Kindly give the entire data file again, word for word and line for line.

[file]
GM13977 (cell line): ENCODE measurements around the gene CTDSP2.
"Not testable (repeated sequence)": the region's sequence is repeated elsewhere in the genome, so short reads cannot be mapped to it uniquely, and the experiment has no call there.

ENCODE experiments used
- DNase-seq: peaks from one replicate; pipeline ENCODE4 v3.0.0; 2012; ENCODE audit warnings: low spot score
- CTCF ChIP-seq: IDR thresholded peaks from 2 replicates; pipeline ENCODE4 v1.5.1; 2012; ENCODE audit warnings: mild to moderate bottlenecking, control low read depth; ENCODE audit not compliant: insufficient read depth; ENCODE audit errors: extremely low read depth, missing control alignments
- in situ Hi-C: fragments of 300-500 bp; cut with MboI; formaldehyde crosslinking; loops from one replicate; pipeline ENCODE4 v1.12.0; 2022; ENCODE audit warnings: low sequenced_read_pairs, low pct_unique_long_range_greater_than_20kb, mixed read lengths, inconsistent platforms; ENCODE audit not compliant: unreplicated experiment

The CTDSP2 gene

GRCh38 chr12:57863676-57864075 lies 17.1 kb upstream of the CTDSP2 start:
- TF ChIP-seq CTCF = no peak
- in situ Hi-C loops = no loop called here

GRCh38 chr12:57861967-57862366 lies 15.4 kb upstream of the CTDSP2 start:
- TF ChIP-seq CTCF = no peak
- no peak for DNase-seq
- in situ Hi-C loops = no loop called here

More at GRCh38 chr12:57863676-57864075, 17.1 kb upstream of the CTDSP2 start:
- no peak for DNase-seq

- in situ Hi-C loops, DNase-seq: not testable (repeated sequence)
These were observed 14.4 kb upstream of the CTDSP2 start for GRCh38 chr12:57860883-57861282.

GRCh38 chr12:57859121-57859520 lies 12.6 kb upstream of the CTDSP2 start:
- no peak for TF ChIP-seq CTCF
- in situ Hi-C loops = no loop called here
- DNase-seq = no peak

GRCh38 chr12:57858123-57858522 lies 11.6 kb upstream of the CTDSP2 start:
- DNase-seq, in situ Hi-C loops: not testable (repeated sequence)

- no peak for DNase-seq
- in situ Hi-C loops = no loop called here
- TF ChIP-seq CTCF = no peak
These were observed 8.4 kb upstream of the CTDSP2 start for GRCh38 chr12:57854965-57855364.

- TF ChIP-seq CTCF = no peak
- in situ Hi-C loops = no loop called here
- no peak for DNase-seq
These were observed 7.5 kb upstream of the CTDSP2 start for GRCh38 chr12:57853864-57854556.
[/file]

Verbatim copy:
GM13977 (cell line): ENCODE measurements around the gene CTDSP2.
"Not testable (repeated sequence)": the region's sequence is repeated elsewhere in the genome, so short reads cannot be mapped to it uniquely, and the experiment has no call there.

ENCODE experiments used
- DNase-seq: peaks from one replicate; pipeline ENCODE4 v3.0.0; 2012; ENCODE audit warnings: low spot score
- CTCF ChIP-seq: IDR thresholded peaks from 2 replicates; pipeline ENCODE4 v1.5.1; 2012; ENCODE audit warnings: mild to moderate bottlenecking, control low read depth; ENCODE audit not compliant: insufficient read depth; ENCODE audit errors: extremely low read depth, missing control alignments
- in situ Hi-C: fragments of 300-500 bp; cut with MboI; formaldehyde crosslinking; loops from one replicate; pipeline ENCODE4 v1.12.0; 2022; ENCODE audit warnings: low sequenced_read_pairs, low pct_unique_long_range_greater_than_20kb, mixed read lengths, inconsistent platforms; ENCODE audit not compliant: unreplicated experiment

The CTDSP2 gene

GRCh38 chr12:57863676-57864075 lies 17.1 kb upstream of the CTDSP2 start:
- TF ChIP-seq CTCF = no peak
- in situ Hi-C loops = no loop called here

GRCh38 chr12:57861967-57862366 lies 15.4 kb upstream of the CTDSP2 start:
- TF ChIP-seq CTCF = no peak
- no peak for DNase-seq
- in situ Hi-C loops = no loop called here

More at GRCh38 chr12:57863676-57864075, 17.1 kb upstream of the CTDSP2 start:
- no peak for DNase-seq

- in situ Hi-C loops, DNase-seq: not testable (repeated sequence)
These were observed 14.4 kb upstream of the CTDSP2 start for GRCh38 chr12:57860883-57861282.

GRCh38 chr12:57859121-57859520 lies 12.6 kb upstream of the CTDSP2 start:
- no peak for TF ChIP-seq CTCF
- in situ Hi-C loops = no loop called here
- DNase-seq = no peak

GRCh38 chr12:57858123-57858522 lies 11.6 kb upstream of the CTDSP2 start:
- DNase-seq, in situ Hi-C loops: not testable (repeated sequence)

- no peak for DNase-seq
- in situ Hi-C loops = no loop called here
- TF ChIP-seq CTCF = no peak
These were observed 8.4 kb upstream of the CTDSP2 start for GRCh38 chr12:57854965-57855364.

- TF ChIP-seq CTCF = no peak
- in situ Hi-C loops = no loop called here
- no peak for DNase-seq
These were observed 7.5 kb upstream of the CTDSP2 start for GRCh38 chr12:57853864-57854556.